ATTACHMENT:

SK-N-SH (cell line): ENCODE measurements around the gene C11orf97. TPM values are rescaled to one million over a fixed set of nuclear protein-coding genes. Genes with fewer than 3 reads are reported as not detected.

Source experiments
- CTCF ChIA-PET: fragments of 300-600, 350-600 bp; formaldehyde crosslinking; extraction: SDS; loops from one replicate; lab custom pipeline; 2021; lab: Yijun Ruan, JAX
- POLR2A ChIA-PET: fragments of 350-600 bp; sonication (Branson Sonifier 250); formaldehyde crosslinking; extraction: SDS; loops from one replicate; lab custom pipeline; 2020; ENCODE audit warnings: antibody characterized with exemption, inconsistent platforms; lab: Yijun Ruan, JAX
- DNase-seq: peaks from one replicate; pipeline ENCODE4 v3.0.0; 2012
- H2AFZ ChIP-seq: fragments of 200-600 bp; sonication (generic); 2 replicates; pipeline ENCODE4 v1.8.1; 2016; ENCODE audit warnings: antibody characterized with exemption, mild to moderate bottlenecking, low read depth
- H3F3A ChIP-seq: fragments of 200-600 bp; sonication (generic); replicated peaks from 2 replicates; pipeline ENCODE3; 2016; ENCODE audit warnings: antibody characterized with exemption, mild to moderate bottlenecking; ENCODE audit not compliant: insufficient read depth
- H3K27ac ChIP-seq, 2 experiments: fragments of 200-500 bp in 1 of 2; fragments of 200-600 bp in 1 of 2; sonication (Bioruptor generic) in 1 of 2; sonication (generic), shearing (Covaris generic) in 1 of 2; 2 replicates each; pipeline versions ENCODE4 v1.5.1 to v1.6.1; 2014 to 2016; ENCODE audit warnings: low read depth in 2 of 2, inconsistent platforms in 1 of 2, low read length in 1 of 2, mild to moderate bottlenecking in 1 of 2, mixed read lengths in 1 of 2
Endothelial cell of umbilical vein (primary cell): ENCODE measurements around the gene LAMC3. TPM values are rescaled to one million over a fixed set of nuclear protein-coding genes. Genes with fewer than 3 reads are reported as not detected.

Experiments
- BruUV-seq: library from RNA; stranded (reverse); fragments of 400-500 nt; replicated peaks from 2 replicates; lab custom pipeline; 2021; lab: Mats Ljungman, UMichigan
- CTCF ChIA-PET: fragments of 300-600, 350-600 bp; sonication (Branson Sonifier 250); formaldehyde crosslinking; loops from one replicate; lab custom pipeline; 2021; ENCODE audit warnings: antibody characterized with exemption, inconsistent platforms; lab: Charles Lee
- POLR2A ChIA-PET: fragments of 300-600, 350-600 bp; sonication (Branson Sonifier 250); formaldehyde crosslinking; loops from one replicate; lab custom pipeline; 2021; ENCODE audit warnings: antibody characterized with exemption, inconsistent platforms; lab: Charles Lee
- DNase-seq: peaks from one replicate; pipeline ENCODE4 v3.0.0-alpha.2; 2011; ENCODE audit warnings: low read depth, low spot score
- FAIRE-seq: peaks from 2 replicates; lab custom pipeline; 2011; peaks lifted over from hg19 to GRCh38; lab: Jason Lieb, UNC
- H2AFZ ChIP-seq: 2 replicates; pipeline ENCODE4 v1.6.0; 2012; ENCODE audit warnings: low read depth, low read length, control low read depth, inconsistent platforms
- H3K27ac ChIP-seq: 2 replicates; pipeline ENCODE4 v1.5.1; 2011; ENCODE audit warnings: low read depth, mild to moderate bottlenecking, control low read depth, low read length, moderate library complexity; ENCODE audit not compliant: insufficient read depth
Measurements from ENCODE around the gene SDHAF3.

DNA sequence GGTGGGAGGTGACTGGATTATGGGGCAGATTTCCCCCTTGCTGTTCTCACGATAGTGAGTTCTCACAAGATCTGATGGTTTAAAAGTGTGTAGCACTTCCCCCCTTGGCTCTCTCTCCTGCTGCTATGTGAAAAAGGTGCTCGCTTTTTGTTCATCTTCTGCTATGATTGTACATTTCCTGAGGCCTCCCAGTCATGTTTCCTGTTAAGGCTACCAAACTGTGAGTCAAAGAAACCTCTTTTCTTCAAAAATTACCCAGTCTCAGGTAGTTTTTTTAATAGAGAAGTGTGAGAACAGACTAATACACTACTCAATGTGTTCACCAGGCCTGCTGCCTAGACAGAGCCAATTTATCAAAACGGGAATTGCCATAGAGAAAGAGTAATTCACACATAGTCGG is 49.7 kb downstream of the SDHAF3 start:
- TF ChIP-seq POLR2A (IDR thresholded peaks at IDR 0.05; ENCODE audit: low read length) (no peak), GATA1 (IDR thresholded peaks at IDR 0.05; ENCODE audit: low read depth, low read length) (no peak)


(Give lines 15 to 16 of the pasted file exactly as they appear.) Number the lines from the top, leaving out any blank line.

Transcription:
- FAIRE-seq: peaks from 2 replicates; lab custom pipeline; 2011; peaks lifted over from hg19 to GRCh38; lab: Jason Lieb, UNC
- H2AFZ ChIP-seq: 2 replicates; pipeline ENCODE4 v1.6.0; 2012; ENCODE audit warnings: low read depth, low read length, control low read depth, inconsistent platforms